Spring winners and losers: Dominant Blue Jays destined to finish fourth again in AL East

DUNEDIN, Fla. – Manager Joe Girardi received a bag of grapefruit from his bosses one spring when his Marlins posted the best record in the Grapefruit League. In Arizona, handing a manager a prickly pear for winning the Cactus League would be just plain cruel.

As useless accomplishments go, finishing atop spring-training standings is right up there with a degree in medieval history and sinking a wadded-up paper ball in an office trash can from 20 feet with no one watching.

The Toronto Blue Jays are 22-5 this spring, by far the best record in Florida or Arizona. They have the best winning percentage of any team since 1997. After a 2-2 start, the Blue Jays won 10 in a row. Then they lost two split-squad games in one day before embarking on another 10-game winning streak. They got beat Friday, and the clubhouse joke is that it’s the only thing that kept them from a berth in the Final Four.

“Winning means we are prepared and playing well, not just the big-league guys but the minor-league guys who played the second half of these games,” said right fielder Jose Bautista, the Blue Jays’ best player. “But the wins don’t count. We all know that.”

The Jays’ minor-league talent is ranked No. 5 overall by Baseball America. General manager Alex Anthopoulos is beginning his third year, and he’s already restocked the farm system with solid prospects through trades and the MLB draft. Toronto’s stockpile of young pitchers is especially impressive.

Third baseman Brett Lawrie, one of the best young hitters in the game and already a fixture in the lineup, is batting .545 this spring. Yet not all of Toronto’s spring performers are spring chickens: Omar Vizquel, a 24-year veteran who will turn 45 in April, made the team in an infield utility role after batting .452.

Whether 22-5 or 5-22, the Jays would still be pegged to finish fourth in the highly competitive American League East division. They’ve been baseball’s best fourth-place team each of the past four years, which might even exceed a Grapefruit League title in the pantheon of useless accomplishments.

But two 10-game winning streaks do make the Jays unmistakable spring winners in our accounting. Here are others, as well as some spring losers:


Miguel Cabrera and Hanley Ramirez: Two of baseball’s biggest names and biggest egos were asked to do something extraordinary: change positions to make way for equally big names. Both embraced the challenge when they could have sulked. Cabrera moved from first base to third because the Detroit Tigers signed Prince Fielder to a nine-year, $214 million contract. Ramirez moved from shortstop to third because the Miami Marlins signed Jose Reyes to a six-year, $106 million deal. Cabrera played third in 2006 and 2007 at a slightly below-average level, and he reported to camp in good condition, eager to relearn the position. He missed 10 days when a ground ball took a bad hop and fractured his right orbital bone, but he hit two doubles Friday in his first action since. Ramirez and Reyes have become fast friends. The athletic Ramirez has had no trouble adjusting to third, is hitting .375 and (most importantly) has approached the season with an upbeat attitude. • Royals hitters: Twelve MLB players hit .400 this spring. Four are on the Kansas City Royals’ roster: first baseman Eric Hosmer, left fielder Alex Gordon, designated hitter Billy Butler and center fielder Lorenzo Cain. The Royals have had one winning record in the past 17 years but, with a complete emphasis on young talent, are poised for a breakout season. And even if that breakout is delayed a year, it will be fun to watch the talent develop. Kansas City’s roster was far younger than any other team in 2011, averaging 26 years old. New pitchers Jonathan Sanchez, 29, and Jonathan Broxton, 27, qualify as old-timers. More youth is on the way. Baseball America ranks the Royals’ farm system No. 3 in baseball, although several of the top pitching prospects appear to be at least a year away. Gordon, the Royals’ first-round pick in 2005 and a disappointment for several years before breaking out in 2011, deserves special recognition because he capped the spring by signing a five-year, $50 million contract extension. Brandon Belt: A year ago, Belt was handed first base by the San Francisco Giants and butchered the opportunity, getting sent back to the minors after posting a .192 batting average in 17 games. He was better after being called up for the last two months of the 2011 regular season, but he still didn’t provide the production needed from an everyday corner infielder. Top prospects are granted second chances, and this spring Belt has tightened his game a notch. He’s batting .397 with a sky-high 1.086 OPS while playing nearly every day. Belt might not make the team out of spring training – only because the Giants want to try a different approach and quietly promote him after a month or so rather than anoint him again as the opening-day savior of a subpar offense. But make no mistake: Belt will be a fixture in San Francisco soon enough. • Frank McCourt: Many consider him the biggest loser in Los Angeles, but he’s leaving town with his pockets stuffed with hundreds of millions of dollars after selling the Dodgers for $2.15 billion. McCourt and his ex-wife, Jamie, ransacked the team coffers, enjoyed the fruits of a bountiful farm system that provided cheap talent for years, then had their nefarious ways exposed in an ugly divorce. McCourt was humiliated and is despised. All the other owners turned on him. Yet he more than quadrupled his 2004 purchase price, which from a strictly business point of view makes him the most successful owner in baseball history.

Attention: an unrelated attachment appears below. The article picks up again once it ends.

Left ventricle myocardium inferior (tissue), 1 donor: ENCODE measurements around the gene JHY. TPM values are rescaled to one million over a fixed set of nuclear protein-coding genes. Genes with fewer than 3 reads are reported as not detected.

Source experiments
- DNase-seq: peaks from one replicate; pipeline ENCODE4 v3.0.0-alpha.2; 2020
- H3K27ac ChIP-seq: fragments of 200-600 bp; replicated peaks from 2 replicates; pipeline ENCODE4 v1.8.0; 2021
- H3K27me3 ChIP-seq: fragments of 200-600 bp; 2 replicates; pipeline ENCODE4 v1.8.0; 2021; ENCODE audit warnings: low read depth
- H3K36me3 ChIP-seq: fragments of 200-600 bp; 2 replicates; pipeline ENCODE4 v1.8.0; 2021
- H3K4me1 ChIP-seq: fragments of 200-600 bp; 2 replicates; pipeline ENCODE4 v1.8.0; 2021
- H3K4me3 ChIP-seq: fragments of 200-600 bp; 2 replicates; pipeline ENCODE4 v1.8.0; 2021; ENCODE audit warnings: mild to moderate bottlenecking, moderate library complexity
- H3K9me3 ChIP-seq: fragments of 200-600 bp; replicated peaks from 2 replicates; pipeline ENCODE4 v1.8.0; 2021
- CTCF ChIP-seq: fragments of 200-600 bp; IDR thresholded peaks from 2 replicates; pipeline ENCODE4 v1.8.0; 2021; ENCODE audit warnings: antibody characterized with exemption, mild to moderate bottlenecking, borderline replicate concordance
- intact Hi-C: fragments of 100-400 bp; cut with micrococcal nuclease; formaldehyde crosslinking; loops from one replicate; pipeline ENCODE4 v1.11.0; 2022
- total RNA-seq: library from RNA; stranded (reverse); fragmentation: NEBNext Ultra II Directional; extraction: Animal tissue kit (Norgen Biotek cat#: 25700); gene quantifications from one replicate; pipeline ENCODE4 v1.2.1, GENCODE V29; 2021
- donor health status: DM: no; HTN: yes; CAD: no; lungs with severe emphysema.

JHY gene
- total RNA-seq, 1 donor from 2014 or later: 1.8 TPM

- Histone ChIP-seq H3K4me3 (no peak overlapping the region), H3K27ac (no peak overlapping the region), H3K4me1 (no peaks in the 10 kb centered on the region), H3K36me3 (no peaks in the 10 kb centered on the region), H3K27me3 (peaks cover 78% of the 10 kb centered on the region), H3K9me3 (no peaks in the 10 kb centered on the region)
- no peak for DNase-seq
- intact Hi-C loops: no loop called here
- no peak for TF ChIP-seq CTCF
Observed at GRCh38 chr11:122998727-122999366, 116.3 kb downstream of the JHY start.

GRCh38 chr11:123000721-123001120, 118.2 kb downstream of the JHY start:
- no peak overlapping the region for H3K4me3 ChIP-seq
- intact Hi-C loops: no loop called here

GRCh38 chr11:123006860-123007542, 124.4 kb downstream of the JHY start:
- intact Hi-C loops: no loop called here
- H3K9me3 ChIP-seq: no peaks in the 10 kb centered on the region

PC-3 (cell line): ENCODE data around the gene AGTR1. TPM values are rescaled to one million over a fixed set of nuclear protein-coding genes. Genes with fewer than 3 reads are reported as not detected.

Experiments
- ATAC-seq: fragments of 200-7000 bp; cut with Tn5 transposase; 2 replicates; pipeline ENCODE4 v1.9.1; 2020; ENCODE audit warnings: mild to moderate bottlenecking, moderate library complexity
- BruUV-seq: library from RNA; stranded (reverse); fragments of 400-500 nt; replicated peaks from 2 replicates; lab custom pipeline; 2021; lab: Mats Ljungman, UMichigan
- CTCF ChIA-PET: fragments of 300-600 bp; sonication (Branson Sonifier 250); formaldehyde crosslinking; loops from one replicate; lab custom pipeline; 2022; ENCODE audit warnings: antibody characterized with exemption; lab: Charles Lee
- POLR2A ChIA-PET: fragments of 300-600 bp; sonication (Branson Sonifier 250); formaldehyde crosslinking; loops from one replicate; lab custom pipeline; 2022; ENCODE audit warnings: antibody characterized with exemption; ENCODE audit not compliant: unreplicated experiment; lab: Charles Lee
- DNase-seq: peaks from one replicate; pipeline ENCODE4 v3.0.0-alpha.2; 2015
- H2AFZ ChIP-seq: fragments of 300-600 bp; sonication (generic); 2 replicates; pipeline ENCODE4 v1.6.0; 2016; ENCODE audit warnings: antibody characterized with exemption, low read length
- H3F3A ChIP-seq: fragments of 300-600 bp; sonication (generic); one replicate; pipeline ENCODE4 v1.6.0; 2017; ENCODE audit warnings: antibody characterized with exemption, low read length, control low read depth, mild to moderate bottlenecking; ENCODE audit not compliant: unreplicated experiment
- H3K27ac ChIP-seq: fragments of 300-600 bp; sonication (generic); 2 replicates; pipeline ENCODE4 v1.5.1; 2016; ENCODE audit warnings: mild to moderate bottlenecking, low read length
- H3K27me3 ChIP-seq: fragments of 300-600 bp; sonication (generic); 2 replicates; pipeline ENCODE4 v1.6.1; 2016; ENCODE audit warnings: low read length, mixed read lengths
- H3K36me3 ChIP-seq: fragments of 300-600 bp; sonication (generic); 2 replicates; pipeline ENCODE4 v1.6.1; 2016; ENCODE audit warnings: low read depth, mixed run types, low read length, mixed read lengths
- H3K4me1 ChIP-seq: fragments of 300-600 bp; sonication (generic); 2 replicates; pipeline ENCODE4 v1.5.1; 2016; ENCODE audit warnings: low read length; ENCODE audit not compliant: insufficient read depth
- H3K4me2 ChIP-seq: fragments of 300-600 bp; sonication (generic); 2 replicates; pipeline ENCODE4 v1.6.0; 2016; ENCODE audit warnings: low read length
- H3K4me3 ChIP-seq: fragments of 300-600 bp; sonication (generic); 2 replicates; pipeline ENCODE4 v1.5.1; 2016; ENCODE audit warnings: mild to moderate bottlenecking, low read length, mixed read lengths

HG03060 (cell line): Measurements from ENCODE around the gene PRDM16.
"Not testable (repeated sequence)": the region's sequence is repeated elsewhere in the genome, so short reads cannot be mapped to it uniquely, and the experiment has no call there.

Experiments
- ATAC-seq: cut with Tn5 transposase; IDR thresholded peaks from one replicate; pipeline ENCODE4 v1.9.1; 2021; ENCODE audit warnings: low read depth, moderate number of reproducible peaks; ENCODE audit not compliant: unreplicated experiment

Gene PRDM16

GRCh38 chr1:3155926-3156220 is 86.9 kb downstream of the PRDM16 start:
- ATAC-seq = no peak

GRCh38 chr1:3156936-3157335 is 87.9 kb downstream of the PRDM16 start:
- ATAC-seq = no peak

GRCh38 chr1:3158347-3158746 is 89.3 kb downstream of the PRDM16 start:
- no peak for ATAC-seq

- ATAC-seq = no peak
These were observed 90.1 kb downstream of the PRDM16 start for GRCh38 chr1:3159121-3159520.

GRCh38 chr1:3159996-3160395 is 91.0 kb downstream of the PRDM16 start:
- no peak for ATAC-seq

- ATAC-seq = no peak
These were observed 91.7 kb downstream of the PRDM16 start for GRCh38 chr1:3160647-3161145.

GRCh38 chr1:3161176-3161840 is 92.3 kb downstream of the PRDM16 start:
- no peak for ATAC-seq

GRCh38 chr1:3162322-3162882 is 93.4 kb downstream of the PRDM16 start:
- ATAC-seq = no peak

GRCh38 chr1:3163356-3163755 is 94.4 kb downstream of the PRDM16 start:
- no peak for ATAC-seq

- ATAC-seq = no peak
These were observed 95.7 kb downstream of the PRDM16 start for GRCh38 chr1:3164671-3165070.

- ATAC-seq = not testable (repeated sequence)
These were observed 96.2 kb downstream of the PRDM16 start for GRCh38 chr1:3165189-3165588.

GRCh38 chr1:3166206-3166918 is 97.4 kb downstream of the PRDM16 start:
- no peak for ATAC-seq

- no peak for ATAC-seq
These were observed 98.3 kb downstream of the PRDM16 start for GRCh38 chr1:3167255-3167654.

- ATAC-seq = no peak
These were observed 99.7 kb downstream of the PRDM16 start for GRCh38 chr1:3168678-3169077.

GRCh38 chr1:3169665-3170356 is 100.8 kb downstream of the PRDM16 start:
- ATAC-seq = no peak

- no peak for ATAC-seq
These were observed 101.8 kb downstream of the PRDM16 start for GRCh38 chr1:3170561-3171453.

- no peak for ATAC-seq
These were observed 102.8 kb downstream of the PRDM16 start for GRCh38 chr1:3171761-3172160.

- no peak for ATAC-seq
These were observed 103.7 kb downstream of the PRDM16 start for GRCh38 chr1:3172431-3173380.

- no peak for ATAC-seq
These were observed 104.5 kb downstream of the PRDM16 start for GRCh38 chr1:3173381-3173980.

Ryan Braun: Yes, the reigning National League MVP was exonerated of taking performance-enhancing drugs by a three-member MLB panel. And, yes, his bat has been hot of late. But fans booed him all over the Cactus League. The public clearly is not convinced that Braun didn’t avoid a 50-game suspension simply on a procedural technicality. He’s resigned to the treatment. “It's unfortunate and disappointing that people would make judgments or form an opinion without actually knowing what happened,” the outfielder told MLB.com. Braun steadfastly refuses to provide details of “what happened.” “I'm not going into it. It's not good for baseball, it's not good for [the Milwaukee Brewers], it's not good for me. It's not good for anybody. … I've already been exonerated. Nobody else's opinion is relevant to me.” Chipper Jones: Another year, another leg injury for a classy ballplayer who had the season mapped out: He’d play every day, bat in the middle of the lineup, enjoy a farewell tour, help the Atlanta Braves to the playoffs, then retire. A meniscus tear in his right knee foiled at least the first chapter. Jones, who will turn 40 in April, hopes to return shortly after the beginning of the season. But this is his sixth knee surgery, and six months of injury-free production might be wishful thinking. Mike Trout: In just about everyone’s estimation, Trout is in the conversation along with Bryce Harper and Matt Moore as the best prospect in baseball. Power, speed, defense – Trout has it all. Except that he hasn’t handled pitchers in the major leagues well so far. The center fielder hit only .220 with a .671 OPS in 40 games with the Angels last season, and followed that with a spring that never really got started. Shoulder tendinitis has kept him from throwing, and a lingering virus caused him to drop nearly 20 pounds. He’ll begin the season at Triple-A Salt Lake City. • A.J. Burnett and Joba Chamberlain: The “Freak Injuries of Spring” awards go to a pitcher discarded from the New York Yankees to the Pittsburgh Pirates and a pitcher still hanging around the Yankees. In the “On the field” category, Burnett fouled a ball into his right eye during a bunt drill on Feb. 29, fracturing the orbital bone and requiring surgery. He is back working out and could be ready to join the Pirates’ rotation by the end of April. Chamberlain is the less fortunate recipient of the “Off the field” distinction. He dislocated his right ankle playing on a trampoline with his son and had surgery that will sideline him most of the season. The right-hander was already on the mend from Tommy John surgery last June. Aaron Rowand: Every year at this time, a veteran is struck by the realization his career might be over. Rowand, part of World Series championships with the White Sox in 2005 and the Giants in 2010, was cut by the Marlins two days ago. He was hoping to catch on as a backup outfielder, but Chris Coughlan and Austin Kearns made the team instead. “I’ll go somewhere else if another team needs outfielder, but if not I’ll take it to the house and call it a career,” he told The Miami Herald. “Not everybody gets to decide when they are going to hang ’em up.” It’s hard to consider Rowand too much of a loser: He’ll be paid $12 million this year by the Giants whether he plays or not, the end of a five-year, $60 million contract. Michael Pineda: A heated battle for the last spot in the Yankees’ starting rotation appears to have ended the way so many spring battles do – with an injury making the decision easy. Pineda, an MLB All-Star as a rookie last year with the Seattle Mariners, was acquired in a trade for top hitting prospect Jesus Montero and is expected to bolster the rotation for years to come. But his velocity was down this spring, his confidence wavered and, after getting shelled Friday, he reported stiffness in his right shoulder. He’ll begin the season on the disabled list, enabling Ivan Nova, Freddy Garcia and Phil Hughes to line up in the rotation behind CC Sabathia and Hiroki Kuroda.